A little before Dr. Priestly’s death he informed me that he had recieved intimations, through a channel he confided in, that the Emperor entertained a wish to know something of our constitution. I have therefore selected the two best works we have on that subject, for which I pray you to ask a place in his library. they are too much in detail to occupy his time: but they will furnish materials for an abstract, to be made by others, on such a scale as may bring the matter within the compass of time, which his higher callings can yield to such an object.
At a very early period of my life, contemplating the history of the aboriginal inhabitants of America, I was led to believe that if there had ever been a relation between them & the men of colour in Asia, traces of it would be found in their several languages. I have therefore availed myself of every opportunity, which has offered to obtain vocabularies of such tribes as have been within my reach, corresponding to a list then formed of about 250. words. in this I have made such progress, that within a year or two more I think to give to the public what I shall then have acquired. I have lately seen a report of mr Volney’s to the Celtic academy on a work of mr Pallas entitled ‘Vocabulaires compares des langues de toute la terre,’ with a list of 130. words to which the Vocabulary is limited. I find that 73. of these words are common to that & to my vocabulary, and therefore will enable us, by a comparison of language, to make the enquiry so long desired, as to the probability of a common origin between the people of colour of the two continents. I have to ask the favor of you to procure me a copy of the above work of Pallas; to inform me of the cost, & permit me to pay it here to your use: for I presume you have some mercantile correspondent here to whom a paiment can be made for you. a want of knowledge what the book may cost, as well as of the means of making so small a remittance, oblige me to make this proposition, and to restrain it to the sole condition that I be permitted to reimburse it here.
I inclose a letter for the Emperor, which be pleased to deliver or have delivered, it has some relation to a subject which the Secretary of State will explain to you. Accept my salutations, and assurances of esteem & consideration.

Citation: Seth Barrett Tillman, President Thomas Jefferson’s Presents from Foreign States: Forbidden Gifts or Emoluments?, New Reform Club (May 29, 2017, 5:25 AM), 

Sunday, May 28, 2017

R.I.P. Philosopher Peter Augustine Lawler

Details here.


I'm a big fan of Peter Lawler's "They Built Better Than They Knew" thesis about the American Founding, that they ended up with an "accidental Thomism" anyway, i.e., classical Aristotle/Aquinas natural law.

As I’ve said many times before, we can see that our Declaration was a statesmanlike legislative compromise between Lockeans and Calvinists, and the result was a kind of accidental Thomism. Something similar can be said about the actual language of the religion clauses of the First Amendment, which point in the direction, contrary to Madison’s theoretical anti-ecclesiasticism, of freedom of the church.

From John B. Kienker in First Things: "In a superb chapter on John Courtney Murray, Lawler defends the American founders' "implicitly Thomistic" liberalism (from which we've strayed), which, despite its debt to Locke, retained a conception of rights firmly grounded in natural law. Following Murray, he credits a Calvinist influence with tempering the founders' own liberal impulses, allowing them to build "better than they knew." He hopes that perhaps our politics may again experience a similarly fruitful tension between today's evangelicals and secularists."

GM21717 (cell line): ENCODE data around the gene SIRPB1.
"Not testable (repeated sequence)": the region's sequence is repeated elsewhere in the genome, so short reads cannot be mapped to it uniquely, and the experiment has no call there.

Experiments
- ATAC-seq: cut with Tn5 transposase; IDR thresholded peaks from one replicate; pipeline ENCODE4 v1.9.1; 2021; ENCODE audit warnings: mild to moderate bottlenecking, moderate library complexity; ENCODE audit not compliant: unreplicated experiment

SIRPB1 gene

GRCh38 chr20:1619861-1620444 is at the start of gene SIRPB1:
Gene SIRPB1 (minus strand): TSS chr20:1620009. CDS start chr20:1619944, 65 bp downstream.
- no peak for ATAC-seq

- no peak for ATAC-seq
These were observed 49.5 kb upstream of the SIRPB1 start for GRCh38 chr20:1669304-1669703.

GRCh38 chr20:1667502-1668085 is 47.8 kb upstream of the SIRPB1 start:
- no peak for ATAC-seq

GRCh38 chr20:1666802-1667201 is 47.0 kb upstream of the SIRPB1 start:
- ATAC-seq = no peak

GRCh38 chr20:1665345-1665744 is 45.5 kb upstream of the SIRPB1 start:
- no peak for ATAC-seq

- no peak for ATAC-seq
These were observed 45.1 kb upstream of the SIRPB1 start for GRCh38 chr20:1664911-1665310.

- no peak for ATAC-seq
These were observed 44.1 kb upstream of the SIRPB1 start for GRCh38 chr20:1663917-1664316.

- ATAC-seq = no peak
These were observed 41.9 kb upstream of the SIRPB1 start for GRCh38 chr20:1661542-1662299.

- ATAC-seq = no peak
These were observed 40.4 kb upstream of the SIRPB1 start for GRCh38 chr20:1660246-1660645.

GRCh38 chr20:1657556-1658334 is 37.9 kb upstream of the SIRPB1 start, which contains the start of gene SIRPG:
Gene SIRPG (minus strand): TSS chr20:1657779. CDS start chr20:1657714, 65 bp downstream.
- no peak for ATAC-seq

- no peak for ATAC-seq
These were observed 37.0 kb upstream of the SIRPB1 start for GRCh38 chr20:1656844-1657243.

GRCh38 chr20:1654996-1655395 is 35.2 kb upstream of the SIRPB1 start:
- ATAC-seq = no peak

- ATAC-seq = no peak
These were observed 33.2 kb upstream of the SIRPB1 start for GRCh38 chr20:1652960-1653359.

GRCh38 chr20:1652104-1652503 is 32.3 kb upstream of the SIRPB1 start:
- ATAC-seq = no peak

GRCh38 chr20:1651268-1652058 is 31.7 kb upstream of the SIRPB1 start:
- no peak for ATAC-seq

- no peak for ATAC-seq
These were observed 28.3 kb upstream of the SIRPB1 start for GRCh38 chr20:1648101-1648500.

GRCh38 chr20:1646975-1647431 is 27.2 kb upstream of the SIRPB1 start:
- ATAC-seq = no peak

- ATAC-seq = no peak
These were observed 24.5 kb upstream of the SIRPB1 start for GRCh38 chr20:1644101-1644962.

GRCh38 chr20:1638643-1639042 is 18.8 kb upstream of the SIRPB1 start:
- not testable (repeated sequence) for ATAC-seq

More from Lawler here and here. Requiescat in pace.

Friday, May 26, 2017

St. John Paul II on the error of making politics a "secular religion"

"Moreover, man, who was created for freedom, bears within himself the wound of original sin, which constantly draws him towards evil and puts him in need of redemption. Not only is this doctrine an integral part of Christian revelation; it also has great hermeneutical value insofar as it helps one to understand human reality. Man tends towards good, but he is also capable of evil. He can transcend his immediate interest and still remain bound to it. The social order will be all the more stable, the more it takes this fact into account and does not place in opposition personal interest and the interests of society as a whole, but rather seeks ways to bring them into fruitful harmony. In fact, where self-interest is violently suppressed, it is replaced by a burdensome system of bureaucratic control which dries up the wellsprings of initiative and creativity. When people think they possess the secret of a perfect social organization which makes evil impossible, they also think that they can use any means, including violence and deceit, in order to bring that organization into being. Politics then becomes a "secular religion" which operates under the illusion of creating paradise in this world. But no political society — which possesses its own autonomy and laws55 — can ever be confused with the Kingdom of God. The Gospel parable of the weeds among the wheat (cf. Mt 13:24-30; 36-43) teaches that it is for God alone to separate the subjects of the Kingdom from the subjects of the Evil One, and that this judgment will take place at the end of time. By presuming to anticipate judgment here and now, man puts himself in the place of God and sets himself against the patience of God."

-- Centesimus Annus (May 1, 1991).

Thursday, May 25, 2017

Frank S. Meyer on the conservative approach to the state

“The conservative — who understands also that power in this world will always exist and cannot be wished out of existence — stands for division of power, in order that those who hold it may balance each other and the concentration of overweening power be foreclosed. He stands for the limitation of the power of the state, division of power within the state, a free economy, and prescriptive protection of the rights of individual persons and groups of individual persons against the state. But he does not see the state as an absolute evil; he regards it as a necessary institution, so long as it is restricted to its natural functions: the preservation of domestic peace and order, the administration of justice, and defense against foreign enemies.”

-- From The Twisted Tree of Liberty (National Review, Jan. 16, 1962).

Fake News